One year after winning a rare unanimous victory in the U.S. Supreme Court, death row prisoner Carlos Ayestas was again denied access to critical investigative funding by the U.S. Court of Appeals for the Fifth Circuit. Mr. Ayestas, who is now represented by a team that includes pro bono attorneys from O’Melveny & Myers, was represented by counsel at trial who failed to investigate crucial facts about his background and mental health status. As a result, the jury was unable to consider this important information in choosing to sentence him to death. However, these facts were also omitted from his state habeas petition, rendering the issue of trial-counsel-ineffectiveness waived unless he could show that state habeas counsel was also ineffective. To prevail on this claim in federal habeas proceedings, Mr. Ayestas had to show what state habeas counsel should have investigated and shown concerning his mental health and drug use. Federal habeas counsel requested funds to conduct this investigation under 18 U.S.C. § 3599(f), which instructs courts to grant “reasonably necessary” funding for federal habeas corpus petitions. The Fifth Circuit instead analyzed Mr. Ayestas’s request under a “substantial need” standard, which the U.S. Supreme Court unanimously struck down in 2018 in Ayestas v. Davis as plainly more demanding than what the statute requires. In 2017, the ABA submitted an amicus brief in support of Mr. Ayestas’s petition for certiorari.
On July 31, 2019, on remand from the Supreme Court, Judge Leslie Southwick, writing for the Fifth Circuit panel, once more affirmed the federal district court’s initial denial of funding. Judge Southwick concluded that, even applying the correct standard, Mr. Ayestas could not demonstrate a reasonable need for the funds because his claim of state habeas counsel ineffectiveness was bound to fail.
This holding rested on a finding that, given the court’s understanding of prevailing professional norms in 1998 when the state habeas petition was filed, state habeas counsel was not deficient for omitting mental illness and substance abuse mitigation evidence from the petition. The Fifth Circuit denied that “scrutiny of mitigation investigations” was the norm at that time, noting that the 1989 ABA Guidelines for the Appointment and Performance of Counsel in Death Penalty Cases “only spoke briefly to the duties for post-conviction counsel.” According to the court, prior to Supreme Court decisions about effective mitigation investigation beginning with Williams v. Taylor in 2000, there was scant knowledge of or support for the need for state habeas counsel to conduct thorough, comprehensive investigations in capital cases.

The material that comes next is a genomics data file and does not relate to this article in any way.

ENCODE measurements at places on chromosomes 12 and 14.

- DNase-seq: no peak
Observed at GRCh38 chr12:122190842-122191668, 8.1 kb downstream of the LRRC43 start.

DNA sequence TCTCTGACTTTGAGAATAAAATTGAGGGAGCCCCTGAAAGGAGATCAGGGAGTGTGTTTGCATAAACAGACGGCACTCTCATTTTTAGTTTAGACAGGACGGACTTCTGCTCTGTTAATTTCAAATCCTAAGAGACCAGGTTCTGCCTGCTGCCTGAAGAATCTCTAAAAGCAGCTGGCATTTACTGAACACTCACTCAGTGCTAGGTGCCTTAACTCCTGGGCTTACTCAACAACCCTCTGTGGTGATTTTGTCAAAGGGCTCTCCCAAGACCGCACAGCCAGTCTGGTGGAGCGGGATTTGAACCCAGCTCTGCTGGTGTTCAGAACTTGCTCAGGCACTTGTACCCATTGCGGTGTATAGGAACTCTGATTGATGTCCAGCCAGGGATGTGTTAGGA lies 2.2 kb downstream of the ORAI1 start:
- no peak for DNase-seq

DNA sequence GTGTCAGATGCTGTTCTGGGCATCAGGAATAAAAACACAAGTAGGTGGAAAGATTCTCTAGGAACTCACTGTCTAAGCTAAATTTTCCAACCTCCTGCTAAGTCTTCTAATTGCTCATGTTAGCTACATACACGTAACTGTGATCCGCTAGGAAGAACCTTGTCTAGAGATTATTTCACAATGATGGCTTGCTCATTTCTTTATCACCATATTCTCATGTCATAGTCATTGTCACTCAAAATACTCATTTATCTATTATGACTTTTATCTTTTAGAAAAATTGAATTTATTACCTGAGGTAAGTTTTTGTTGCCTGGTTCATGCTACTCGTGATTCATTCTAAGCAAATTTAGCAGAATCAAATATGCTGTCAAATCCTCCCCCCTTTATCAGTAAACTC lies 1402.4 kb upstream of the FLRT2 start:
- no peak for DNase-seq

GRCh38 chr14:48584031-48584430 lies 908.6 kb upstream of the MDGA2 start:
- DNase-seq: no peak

In particular, the Fifth Circuit concluded, there was “little to indicate to state-habeas counsel that [trial counsel’s] failure to develop substance abuse and mental illness evidence was an egregious omission.” The court’s opinion contained no references to the current edition of the ABA Guidelines, which discusses in detail the need to conduct a thorough mitigation investigation at every stage of a capital case. Those Guidelines are based on norms of capital representation that had become well-established in the decades prior to their first publication in 2003.
The Fifth Circuit’s reasoning was grounded in Bobby v. Van Hook, a 2009 Supreme Court opinion specifying only that the Sixth Circuit erroneously used the 2003 ABA Guidelines to evaluate counsel’s performance without considering whether they applied in 1985. Some lower courts, however, have adopted a broadly expansive reading of Van Hook, using it to dismiss the Guidelines’ applicability without examining the underlying norms that existed in the year in question. Other courts have continued to use the Guidelines in the manner modeled by the Supreme Court itself in prior cases, looking to them as a guide to longstanding norms of reasonable counsel performance, without placing undue significance on the date of their publication.
If Mr. Ayestas chooses to again turn to the Supreme Court for relief, his petition seeking review of the Fifth Circuit’s decision will be due in the fall of 2019.